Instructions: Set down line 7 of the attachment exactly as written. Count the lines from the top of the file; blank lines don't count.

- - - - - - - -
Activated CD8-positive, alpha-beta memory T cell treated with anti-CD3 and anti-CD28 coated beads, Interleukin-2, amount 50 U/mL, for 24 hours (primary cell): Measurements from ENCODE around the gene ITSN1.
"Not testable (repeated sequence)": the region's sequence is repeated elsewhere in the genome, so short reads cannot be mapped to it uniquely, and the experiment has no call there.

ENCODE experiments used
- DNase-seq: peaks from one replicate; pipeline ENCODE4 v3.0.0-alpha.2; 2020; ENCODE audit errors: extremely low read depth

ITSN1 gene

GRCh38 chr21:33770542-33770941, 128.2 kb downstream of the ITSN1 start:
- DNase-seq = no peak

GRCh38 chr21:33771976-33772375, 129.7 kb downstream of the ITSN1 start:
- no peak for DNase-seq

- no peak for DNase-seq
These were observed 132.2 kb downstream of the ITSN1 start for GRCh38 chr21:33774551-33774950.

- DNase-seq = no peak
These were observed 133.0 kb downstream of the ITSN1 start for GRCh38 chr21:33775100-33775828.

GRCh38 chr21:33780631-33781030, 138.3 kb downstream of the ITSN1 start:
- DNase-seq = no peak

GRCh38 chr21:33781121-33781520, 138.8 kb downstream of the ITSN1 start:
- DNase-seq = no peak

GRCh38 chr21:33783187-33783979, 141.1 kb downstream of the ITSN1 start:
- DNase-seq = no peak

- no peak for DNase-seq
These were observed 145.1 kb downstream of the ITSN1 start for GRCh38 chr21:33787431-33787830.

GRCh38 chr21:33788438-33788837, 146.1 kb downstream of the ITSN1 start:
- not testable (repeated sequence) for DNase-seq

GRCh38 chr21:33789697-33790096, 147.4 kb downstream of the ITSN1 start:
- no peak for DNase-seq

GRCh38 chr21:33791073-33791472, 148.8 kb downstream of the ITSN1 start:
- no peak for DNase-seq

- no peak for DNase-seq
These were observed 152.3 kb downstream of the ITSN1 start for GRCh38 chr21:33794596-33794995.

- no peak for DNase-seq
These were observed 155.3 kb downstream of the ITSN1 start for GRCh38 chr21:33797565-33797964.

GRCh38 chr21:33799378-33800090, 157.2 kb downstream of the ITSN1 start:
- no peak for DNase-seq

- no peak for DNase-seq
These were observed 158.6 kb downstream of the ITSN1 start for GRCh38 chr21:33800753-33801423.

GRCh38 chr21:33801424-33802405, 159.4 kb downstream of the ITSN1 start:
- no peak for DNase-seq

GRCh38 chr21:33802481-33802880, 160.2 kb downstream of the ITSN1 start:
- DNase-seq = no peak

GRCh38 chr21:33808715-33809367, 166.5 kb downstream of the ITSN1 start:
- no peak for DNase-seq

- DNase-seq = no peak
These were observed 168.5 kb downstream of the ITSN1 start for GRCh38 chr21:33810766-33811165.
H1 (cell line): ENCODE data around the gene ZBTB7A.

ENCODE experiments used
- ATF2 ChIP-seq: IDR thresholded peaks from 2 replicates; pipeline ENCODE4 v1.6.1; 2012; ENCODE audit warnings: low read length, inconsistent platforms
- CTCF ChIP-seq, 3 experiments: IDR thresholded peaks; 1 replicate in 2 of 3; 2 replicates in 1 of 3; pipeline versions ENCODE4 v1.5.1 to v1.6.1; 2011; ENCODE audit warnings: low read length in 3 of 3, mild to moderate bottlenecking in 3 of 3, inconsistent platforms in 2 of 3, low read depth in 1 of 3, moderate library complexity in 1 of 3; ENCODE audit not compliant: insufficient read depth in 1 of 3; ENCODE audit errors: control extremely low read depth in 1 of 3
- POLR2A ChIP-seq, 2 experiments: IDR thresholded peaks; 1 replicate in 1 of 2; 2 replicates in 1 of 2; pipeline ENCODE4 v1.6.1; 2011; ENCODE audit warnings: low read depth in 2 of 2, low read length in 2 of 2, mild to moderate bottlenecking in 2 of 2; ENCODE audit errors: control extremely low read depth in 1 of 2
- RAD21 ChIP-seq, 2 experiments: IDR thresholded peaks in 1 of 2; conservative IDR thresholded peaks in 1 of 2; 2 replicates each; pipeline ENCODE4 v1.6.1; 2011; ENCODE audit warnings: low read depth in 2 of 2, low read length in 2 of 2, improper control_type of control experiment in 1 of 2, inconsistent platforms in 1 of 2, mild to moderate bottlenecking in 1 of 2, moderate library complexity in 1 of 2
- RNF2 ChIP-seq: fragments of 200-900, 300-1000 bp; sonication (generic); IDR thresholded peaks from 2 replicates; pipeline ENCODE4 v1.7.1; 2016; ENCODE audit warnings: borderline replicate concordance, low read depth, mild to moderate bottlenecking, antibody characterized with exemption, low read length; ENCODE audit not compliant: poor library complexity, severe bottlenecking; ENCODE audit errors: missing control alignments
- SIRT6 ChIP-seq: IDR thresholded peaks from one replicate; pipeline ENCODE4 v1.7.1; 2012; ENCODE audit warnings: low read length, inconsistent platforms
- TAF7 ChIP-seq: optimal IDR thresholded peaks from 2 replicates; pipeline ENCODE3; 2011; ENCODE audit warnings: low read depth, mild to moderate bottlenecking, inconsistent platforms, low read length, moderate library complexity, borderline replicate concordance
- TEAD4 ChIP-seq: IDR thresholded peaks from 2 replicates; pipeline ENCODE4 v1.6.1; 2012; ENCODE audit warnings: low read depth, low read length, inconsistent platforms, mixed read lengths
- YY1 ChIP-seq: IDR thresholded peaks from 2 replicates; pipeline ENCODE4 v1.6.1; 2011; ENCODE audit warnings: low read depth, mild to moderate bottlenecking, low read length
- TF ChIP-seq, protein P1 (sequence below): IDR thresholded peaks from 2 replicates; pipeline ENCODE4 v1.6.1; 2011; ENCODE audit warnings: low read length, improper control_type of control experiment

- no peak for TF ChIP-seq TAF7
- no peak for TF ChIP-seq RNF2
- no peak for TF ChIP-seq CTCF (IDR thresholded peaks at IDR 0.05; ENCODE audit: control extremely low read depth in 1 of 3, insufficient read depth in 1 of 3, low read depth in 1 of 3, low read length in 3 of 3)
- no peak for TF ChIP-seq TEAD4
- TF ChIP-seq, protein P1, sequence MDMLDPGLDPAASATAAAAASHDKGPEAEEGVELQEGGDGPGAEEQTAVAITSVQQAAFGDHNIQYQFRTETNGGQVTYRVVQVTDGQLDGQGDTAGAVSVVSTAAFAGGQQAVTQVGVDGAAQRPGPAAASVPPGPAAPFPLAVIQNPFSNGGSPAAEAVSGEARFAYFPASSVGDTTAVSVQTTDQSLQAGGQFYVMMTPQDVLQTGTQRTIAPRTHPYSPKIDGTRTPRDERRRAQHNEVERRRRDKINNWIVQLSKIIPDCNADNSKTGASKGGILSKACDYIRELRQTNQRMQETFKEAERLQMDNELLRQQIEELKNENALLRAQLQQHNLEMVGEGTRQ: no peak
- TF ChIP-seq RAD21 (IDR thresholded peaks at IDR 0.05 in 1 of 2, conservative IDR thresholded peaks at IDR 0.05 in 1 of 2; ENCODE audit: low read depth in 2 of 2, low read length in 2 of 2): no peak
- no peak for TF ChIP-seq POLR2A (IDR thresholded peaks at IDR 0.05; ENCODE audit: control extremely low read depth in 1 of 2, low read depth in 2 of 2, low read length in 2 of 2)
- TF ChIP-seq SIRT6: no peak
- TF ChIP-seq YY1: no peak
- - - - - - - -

- DNase-seq = no peak